) -- What does it take to become an accredited investor? Is it akin to an accredited financial adviser who might take a test? Is it similar to an accredited educational institution that has been assessed by an accreditation organization? Or can it be compared with an accredited physician with additional years of training?
None of the above.
An accredited investor is defined by the U.S. Securities and Exchange Commission as an individual or an organization that ought to know better. Another way of putting this is, "buyer beware."
Let's get technical for a minute. An accredited investor is an individual with more than $1 million in assets (not including their home),
income over $200,000 per year for multiple years
an organization with more than $5 million in assets. This is not the complete list, so a bit of a disclaimer is required.
Yes, there is a list of criteria in the code. But the end result of all the legalese is a sense that this group represents those that should be: able to withstand the shock of losing the money invested; and/or have the capacity to evaluate investments on their own and thus might not need, want, or appreciate the protections the SEC has set up for the rest of us. The idea is that those who would be considered non-accredited investors might include smaller and/or unsophisticated investors who should not be allowed to invest in highly risky investments.
Are all non-accredited investors naive and unsophisticated? No. Are all accredited investors savvy and sharp? No. But the regulations aren't there to make subjective distinctions. Ultimately, the regulation's result is to define two distinct markets.
When selling securities, financial institutions have to register the securities with the SEC, unless they state they are selling to "accredited investors" and are "exempt." Exempt in that they ("they" meaning the financial institutions offering the security) don't have to register all the details of their offering with the SEC. This is where hedge funds, alternative investments, high-yielding funds, angel funds, venture funds, etc., fit into the picture. Financial institutions have more freedom as to what products and services they can sell an "accredited investor."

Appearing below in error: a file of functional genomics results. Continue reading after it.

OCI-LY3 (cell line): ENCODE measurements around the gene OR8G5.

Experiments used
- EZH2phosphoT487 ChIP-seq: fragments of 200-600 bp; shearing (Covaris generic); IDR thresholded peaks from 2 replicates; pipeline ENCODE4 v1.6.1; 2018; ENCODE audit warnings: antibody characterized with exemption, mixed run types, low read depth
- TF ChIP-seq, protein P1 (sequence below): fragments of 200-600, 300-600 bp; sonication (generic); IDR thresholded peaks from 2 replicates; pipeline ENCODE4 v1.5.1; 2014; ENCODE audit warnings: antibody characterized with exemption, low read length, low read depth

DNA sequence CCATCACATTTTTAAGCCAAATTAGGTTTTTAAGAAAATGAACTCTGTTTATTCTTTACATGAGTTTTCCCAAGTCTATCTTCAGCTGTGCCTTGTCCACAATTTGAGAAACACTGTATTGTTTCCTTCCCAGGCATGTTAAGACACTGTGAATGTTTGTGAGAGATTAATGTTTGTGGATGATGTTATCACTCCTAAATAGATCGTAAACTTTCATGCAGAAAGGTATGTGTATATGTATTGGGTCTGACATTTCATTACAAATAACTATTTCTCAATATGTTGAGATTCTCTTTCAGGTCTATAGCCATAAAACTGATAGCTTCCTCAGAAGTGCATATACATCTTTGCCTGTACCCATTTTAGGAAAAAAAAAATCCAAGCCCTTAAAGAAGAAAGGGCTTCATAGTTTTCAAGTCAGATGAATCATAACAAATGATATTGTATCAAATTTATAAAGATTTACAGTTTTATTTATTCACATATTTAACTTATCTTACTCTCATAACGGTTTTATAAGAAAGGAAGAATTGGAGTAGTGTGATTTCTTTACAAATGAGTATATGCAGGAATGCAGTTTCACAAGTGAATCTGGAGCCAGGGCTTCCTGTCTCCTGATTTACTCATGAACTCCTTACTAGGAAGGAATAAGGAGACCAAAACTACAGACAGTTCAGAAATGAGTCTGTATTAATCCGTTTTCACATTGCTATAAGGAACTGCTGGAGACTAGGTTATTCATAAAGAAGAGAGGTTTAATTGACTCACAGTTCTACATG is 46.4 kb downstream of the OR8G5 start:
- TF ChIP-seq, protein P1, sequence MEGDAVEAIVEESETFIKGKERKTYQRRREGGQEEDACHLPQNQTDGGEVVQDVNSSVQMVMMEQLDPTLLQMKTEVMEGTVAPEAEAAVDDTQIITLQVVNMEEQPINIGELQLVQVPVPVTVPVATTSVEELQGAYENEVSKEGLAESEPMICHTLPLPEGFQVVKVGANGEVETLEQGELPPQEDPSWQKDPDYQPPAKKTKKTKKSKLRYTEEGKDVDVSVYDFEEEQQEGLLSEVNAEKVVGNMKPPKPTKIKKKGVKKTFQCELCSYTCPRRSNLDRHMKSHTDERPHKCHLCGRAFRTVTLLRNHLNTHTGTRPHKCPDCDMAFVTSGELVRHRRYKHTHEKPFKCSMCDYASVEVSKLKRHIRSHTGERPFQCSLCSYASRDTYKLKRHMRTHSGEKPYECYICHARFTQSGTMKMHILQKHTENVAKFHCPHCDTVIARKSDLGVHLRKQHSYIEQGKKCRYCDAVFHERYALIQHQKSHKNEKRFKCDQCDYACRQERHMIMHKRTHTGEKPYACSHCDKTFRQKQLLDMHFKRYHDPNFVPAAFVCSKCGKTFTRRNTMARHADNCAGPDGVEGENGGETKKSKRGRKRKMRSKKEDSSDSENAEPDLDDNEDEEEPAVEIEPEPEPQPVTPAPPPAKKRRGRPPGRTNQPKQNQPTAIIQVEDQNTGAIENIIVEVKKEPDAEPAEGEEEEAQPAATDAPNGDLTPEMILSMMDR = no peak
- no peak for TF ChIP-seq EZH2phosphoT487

When reading about the large number of lucrative investment options available to the wealthy, remember the two key elements that are not being explicitly stated: The word "wealthy" is being used instead of the phrase "accredited investor,"
the accredited investors are being offered "exempt" securities.
The exempt securities offered to accredited investors are just another way of demonstrating the financial industry truth of "high risk, high reward."
Carol Heiberger is the author of ExecuSpeak Dictionary. Her industry experience includes positions with Ford, Bell Atlantic (now Verizon) and a large energy utility. Her clients have included government entities, not-for-profits and businesses of every size. She has served as the COO of a start-up CATV/ISP company, director of operations and as an adjunct assistant professor for an MBA program. Her volunteer work includes service as a SCORE business counselor and on the loan committee for a microlender. Her education includes an MBA from Wharton. ExecuSpeak Dictionary is the result of her experience in industry and consulting and teaching. She can be contacted at Carol@execuspeakdictionary.com.